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Mr. Mitford I believe has not altered the opinion which he originally expressed; but, from a careful examination of the birds shot by him, I am inclined to regard them all as S. stropera. This peculiarity in the Reed Warbler of nesting at a distance from water has since been noticed by naturalists in other parts of the country. In 1866 I referred to a confirmation of the fact as communicated by a friend at Ealing,' and Mr. A. C. Kennedy, in his “Birds of Berks and Bucks” (p. 81), has alluded to the same habit from his own observation near Windsor. In all probability the birds seen by Lord Clermont in lilac bushes at Twickenham * were also Reed Warblers.

Mr. Frederick Bond some time since called my attention to the occurrence of the rarer S. palustris in Norfolk, and kindly lent me a series of skins of both species procured in Cambridgeshire, Norfolk, and Sussex. Of these, two specimens of S. palustris were killed at Whittlesford, Cambridgeshire, many years ago, under the impression that they were S. strepera ; and three others near Norwich in June, 1869, under the like misapprehension. They do not differ in any way from skins of palustris from France and Germany, with which I have compared them. The characters by which this species may be distinguished from S. strepera may be briefly stated as follows:— Although the colour of the upper portion of the plumage in both is a uniform olive-brown, S. palustris is yellower. It is a somewhat longer bird, with a shorter and broader bill; a buffy-white line, extending from the base of the bill over the eye, is clearly defined. In strepera this line is so faint as to be scarcely discernible. Mr. Yarrell, indeed, considered it to be absent in strepera; but, from this circumstance, and from the fact of his describing the legs of this species as pale-brown, it may be inferred that he had before him, and figured, a young bird. The first primary in the wing of both is very

* “The Birds of Middlesex,” p. 47. * “Zoologist,” 1865, p. 97.29.

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short, quite rudimentary, in fact; while the third in each is the longest in the wing. In palustris the second primary is equal to the fourth; while in strepera the second is equal to the fifth. It is doubtful whether this can be invariably relied upon, for the length of feathers, even in the same species, will sometimes vary considerably, through age, moult, or accident. The readiest means of distinguishing the two birds at a glance will be by the colour of the legs and toes. In living or freshly-killed specimens it will be observed that the tarsi and feet of stropera are of a slaty-brown colour, while in palustris the same parts are flesh-colour. In dried skins, the former turns to hair-brown; the latter to yellowish-brown. The tarsus of palustris, moreover, is rather longer and stouter than that of its congener. From this it appears that Mr. Gould in his “Birds of Great Britain” has figured palustris for stropera. Dr. Bree, in his “Birds of Europe,” has unfortunately figured palustris with slate-coloured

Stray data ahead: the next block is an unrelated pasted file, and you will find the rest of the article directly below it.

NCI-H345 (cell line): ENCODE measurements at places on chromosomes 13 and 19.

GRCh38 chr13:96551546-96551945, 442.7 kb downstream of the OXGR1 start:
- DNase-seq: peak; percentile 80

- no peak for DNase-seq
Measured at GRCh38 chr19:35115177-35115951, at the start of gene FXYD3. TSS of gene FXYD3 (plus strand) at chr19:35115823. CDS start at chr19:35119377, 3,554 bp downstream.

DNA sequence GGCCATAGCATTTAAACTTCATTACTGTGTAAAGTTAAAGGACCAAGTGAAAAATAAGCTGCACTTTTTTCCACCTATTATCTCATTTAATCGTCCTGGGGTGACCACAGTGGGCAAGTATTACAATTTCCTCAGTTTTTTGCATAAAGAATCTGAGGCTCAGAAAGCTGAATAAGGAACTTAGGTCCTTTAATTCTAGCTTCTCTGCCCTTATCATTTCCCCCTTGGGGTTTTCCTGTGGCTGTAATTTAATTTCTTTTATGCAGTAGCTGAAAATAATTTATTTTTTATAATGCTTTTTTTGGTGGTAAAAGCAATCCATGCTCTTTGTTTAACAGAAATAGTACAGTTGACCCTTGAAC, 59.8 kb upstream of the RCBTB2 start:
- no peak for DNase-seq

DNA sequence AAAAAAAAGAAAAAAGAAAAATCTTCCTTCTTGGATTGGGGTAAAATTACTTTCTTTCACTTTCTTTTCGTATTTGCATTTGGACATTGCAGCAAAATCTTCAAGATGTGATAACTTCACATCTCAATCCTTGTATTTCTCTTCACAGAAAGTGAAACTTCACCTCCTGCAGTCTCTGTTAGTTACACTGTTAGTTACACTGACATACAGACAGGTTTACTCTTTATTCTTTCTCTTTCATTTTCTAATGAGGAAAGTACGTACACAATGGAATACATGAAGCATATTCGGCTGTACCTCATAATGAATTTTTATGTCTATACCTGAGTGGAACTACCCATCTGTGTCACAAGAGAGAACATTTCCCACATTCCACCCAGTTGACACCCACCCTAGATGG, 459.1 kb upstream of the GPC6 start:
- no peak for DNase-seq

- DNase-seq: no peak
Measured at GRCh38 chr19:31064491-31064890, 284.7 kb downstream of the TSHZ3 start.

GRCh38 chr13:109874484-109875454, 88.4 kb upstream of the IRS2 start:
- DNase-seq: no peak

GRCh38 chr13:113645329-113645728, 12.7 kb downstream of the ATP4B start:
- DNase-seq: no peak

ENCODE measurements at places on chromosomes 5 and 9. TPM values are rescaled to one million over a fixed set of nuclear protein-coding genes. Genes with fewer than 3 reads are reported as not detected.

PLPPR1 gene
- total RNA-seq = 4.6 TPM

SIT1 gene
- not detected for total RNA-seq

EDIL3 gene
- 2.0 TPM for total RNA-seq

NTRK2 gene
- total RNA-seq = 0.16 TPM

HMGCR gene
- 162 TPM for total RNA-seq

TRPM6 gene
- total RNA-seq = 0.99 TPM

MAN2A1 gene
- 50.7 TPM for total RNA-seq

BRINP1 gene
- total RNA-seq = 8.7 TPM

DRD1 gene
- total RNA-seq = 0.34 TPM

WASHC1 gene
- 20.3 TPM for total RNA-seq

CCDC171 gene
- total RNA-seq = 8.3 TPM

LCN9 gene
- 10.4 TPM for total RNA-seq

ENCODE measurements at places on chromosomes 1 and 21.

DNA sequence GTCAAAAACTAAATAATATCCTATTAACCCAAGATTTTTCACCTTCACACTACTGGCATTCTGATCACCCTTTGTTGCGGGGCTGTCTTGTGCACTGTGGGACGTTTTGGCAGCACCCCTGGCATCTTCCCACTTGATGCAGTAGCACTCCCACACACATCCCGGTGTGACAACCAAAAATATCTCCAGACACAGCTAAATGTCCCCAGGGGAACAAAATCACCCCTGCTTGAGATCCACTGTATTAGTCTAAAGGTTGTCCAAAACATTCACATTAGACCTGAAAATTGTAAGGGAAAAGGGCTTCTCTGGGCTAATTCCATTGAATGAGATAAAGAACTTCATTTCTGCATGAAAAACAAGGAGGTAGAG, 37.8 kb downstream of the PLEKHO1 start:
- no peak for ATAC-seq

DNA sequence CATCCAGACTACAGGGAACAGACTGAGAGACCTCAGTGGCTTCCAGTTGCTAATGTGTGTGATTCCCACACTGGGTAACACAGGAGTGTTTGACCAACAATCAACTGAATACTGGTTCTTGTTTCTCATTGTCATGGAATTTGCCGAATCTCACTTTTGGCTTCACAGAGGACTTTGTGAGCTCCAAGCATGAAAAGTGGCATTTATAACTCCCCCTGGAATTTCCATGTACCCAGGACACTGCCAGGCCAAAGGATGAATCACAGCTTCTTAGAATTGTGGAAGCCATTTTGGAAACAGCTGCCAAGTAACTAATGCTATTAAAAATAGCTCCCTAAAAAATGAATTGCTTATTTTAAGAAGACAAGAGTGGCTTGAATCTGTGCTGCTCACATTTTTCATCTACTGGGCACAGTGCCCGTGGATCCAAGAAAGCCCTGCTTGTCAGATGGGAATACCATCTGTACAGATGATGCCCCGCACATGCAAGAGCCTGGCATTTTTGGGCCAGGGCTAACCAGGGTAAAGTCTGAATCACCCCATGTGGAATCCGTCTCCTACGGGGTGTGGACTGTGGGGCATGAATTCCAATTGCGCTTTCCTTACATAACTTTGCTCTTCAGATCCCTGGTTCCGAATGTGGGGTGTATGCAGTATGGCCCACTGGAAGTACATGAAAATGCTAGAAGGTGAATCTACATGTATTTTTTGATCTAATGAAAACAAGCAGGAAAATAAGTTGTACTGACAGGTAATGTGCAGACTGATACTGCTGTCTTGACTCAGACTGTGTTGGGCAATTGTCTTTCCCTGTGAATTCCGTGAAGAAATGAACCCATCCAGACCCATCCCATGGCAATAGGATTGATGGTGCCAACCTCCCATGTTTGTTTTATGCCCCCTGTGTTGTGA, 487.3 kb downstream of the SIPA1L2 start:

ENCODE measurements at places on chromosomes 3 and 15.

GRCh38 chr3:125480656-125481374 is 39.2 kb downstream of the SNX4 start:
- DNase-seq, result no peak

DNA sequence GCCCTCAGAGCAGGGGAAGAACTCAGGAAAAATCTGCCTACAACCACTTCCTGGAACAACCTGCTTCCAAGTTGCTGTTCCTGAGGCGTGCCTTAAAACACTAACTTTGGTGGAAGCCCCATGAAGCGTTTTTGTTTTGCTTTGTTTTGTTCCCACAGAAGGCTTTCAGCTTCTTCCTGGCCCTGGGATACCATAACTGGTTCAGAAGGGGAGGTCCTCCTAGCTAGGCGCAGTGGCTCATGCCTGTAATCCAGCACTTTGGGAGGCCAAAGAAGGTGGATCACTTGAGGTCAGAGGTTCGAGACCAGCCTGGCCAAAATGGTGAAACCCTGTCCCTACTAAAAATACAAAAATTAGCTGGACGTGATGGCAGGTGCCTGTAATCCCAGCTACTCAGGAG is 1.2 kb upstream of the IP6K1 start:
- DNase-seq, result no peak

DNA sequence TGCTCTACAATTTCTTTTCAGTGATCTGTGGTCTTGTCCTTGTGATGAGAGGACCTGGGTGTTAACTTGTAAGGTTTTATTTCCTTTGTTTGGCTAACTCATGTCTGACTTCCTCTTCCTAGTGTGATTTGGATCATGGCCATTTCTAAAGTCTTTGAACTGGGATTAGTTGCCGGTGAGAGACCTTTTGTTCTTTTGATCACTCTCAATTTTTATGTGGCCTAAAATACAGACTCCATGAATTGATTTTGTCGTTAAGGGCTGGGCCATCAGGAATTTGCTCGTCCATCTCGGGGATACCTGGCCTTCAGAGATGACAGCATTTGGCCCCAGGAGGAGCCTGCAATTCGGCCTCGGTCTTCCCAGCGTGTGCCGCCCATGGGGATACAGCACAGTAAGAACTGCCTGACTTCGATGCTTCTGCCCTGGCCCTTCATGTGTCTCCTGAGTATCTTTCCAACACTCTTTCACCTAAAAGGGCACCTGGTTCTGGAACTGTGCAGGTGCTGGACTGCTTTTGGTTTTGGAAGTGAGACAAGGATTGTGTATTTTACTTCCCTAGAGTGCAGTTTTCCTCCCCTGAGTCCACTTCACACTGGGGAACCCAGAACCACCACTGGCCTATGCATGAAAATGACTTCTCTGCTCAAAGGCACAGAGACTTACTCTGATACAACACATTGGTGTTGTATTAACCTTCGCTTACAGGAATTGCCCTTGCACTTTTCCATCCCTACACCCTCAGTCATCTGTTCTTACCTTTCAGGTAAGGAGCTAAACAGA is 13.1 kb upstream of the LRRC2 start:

legs and feet, which quite alters its appearance, although he has been careful in the text to describe the colour correctly. The tail in palustris is less rounded than in strepera; the outer tail-feather in the former being not so short as in the latter. The measurements of the two species, taken

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The nests and eggs differ as much as do the birds themselves.

The nest of palustris is much neater and more compact, and, as regards depth, not more than half the size of that of strepera. The eggs of both are subject to variation; but, as a rule, it may be said that in those of palustris the white ground colour has little if any of the greenish or brownish tinge with which those of stropera are invariably suffused.

I have seen two nests in the collection of Mr.

Bond, one containing three, and the other two eggs, taken at Whittlesford, which I have no doubt belonged to palustris. In Badeker's work on the eggs of European birds, it is stated that the Marsh Warbler “builds in bushes, in meadows, and on the banks of ditches, rivers, ponds, and lakes. The nest is made of dry grass and straws, with panicles, and interwoven with strips of inner bark and horsehair outside. The rim is only very slightly drawn in. It has a loose substructure, and is by this and its half globular form, suspended on dry ground between the branches of the bushes or nettles, easily distinguished from the strongly formed nest of S. stropera, which is moreover built over water." It lays five or six eggs the beginning of June, which have a bluish-white ground, with pale-violet and clear brown spots in the texture of the shell, and delicate dark brown spots on the surface, mingled with which are a number of black dots. The ground

colour also in many fresh eggs is green, but

* Not always, as shown above.

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